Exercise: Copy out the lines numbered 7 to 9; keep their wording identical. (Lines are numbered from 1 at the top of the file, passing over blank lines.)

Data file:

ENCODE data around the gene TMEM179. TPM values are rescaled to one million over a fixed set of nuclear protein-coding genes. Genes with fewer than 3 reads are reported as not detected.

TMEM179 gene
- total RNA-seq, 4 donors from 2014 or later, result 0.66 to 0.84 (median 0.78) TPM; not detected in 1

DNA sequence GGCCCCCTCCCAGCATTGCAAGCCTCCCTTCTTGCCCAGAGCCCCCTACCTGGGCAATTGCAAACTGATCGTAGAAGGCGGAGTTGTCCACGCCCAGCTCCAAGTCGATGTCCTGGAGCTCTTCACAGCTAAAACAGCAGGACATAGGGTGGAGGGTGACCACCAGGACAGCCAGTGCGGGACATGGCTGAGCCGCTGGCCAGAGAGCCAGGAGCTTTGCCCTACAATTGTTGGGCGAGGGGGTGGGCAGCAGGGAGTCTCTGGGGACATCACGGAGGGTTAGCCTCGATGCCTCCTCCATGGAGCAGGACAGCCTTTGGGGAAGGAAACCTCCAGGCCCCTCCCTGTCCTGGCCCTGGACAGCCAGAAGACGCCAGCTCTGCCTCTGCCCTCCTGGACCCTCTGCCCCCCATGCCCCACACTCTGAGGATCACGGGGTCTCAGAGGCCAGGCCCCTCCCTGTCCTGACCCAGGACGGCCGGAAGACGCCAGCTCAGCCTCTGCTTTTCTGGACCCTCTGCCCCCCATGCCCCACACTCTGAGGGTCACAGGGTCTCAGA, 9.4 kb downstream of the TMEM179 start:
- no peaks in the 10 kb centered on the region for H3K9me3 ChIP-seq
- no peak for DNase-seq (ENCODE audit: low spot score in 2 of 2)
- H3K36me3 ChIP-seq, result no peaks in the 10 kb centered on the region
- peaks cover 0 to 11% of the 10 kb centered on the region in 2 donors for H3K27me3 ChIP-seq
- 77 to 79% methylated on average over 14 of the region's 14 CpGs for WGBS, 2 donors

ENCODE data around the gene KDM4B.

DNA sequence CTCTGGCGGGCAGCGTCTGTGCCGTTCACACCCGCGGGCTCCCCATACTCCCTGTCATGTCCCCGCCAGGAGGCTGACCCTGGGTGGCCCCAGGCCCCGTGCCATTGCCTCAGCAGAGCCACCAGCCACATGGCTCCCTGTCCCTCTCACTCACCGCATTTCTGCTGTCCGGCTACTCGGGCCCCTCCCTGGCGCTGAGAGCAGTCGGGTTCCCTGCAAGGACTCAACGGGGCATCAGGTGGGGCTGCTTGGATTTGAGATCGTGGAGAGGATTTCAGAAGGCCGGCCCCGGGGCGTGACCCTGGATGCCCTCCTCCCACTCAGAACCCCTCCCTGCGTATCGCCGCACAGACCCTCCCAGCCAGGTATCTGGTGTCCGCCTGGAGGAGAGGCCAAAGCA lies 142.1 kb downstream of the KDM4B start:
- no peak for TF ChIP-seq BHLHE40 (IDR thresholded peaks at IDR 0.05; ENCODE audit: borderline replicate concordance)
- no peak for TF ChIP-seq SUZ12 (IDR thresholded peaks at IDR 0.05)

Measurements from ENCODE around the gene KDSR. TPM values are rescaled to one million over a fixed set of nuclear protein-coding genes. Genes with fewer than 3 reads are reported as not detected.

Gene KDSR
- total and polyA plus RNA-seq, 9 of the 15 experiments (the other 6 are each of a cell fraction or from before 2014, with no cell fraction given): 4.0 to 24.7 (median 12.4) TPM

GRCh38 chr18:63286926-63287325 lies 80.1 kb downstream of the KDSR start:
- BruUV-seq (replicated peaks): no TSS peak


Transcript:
- H3K36me3 ChIP-seq, result no peaks in the 10 kb centered on the region
- peaks cover 0 to 11% of the 10 kb centered on the region in 2 donors for H3K27me3 ChIP-seq
- 77 to 79% methylated on average over 14 of the region's 14 CpGs for WGBS, 2 donors